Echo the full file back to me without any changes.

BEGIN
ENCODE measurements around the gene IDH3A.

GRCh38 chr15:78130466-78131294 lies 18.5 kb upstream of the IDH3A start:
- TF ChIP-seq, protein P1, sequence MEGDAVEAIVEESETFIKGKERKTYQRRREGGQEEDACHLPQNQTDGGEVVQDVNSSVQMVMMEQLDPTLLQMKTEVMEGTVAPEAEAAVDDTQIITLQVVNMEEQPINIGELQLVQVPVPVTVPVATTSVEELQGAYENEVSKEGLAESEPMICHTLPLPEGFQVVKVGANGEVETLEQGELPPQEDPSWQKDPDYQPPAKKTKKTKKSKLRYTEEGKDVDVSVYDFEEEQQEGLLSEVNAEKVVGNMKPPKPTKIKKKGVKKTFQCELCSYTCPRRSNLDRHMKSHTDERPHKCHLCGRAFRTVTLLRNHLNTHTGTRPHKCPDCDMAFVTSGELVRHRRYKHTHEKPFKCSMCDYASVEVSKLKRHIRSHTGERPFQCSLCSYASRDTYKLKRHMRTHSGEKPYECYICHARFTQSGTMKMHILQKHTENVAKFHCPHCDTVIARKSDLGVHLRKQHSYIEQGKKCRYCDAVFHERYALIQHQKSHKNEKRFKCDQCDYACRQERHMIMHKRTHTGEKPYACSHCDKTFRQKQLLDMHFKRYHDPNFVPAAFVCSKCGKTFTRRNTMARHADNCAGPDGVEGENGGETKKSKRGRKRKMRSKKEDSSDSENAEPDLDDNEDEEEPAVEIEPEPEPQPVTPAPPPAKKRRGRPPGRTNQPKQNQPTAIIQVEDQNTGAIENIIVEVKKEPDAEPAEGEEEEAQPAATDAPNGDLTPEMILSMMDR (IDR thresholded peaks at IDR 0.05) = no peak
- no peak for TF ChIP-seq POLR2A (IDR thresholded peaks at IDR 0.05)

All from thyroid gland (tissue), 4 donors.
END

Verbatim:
ENCODE measurements around the gene IDH3A.

GRCh38 chr15:78130466-78131294 lies 18.5 kb upstream of the IDH3A start:
- TF ChIP-seq, protein P1, sequence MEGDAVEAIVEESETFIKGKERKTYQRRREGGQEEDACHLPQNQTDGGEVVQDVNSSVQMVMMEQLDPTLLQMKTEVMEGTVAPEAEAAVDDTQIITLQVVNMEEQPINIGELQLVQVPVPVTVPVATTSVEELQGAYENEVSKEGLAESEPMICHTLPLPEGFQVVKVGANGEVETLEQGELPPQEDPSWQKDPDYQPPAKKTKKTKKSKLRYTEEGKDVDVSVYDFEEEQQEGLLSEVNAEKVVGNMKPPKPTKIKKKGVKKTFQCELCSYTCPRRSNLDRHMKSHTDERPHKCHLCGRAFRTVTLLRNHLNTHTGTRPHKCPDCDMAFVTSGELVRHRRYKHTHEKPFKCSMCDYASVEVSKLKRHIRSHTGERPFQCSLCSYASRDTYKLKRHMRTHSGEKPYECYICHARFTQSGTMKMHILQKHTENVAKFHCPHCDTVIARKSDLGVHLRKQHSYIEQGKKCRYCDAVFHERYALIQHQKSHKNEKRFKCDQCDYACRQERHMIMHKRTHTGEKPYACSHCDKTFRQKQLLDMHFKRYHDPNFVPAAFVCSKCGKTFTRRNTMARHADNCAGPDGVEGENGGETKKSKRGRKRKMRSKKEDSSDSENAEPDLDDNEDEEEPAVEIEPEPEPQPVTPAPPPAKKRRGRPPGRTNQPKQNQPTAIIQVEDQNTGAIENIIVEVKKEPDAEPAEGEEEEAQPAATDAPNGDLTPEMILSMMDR (IDR thresholded peaks at IDR 0.05) = no peak
- no peak for TF ChIP-seq POLR2A (IDR thresholded peaks at IDR 0.05)

All from thyroid gland (tissue), 4 donors.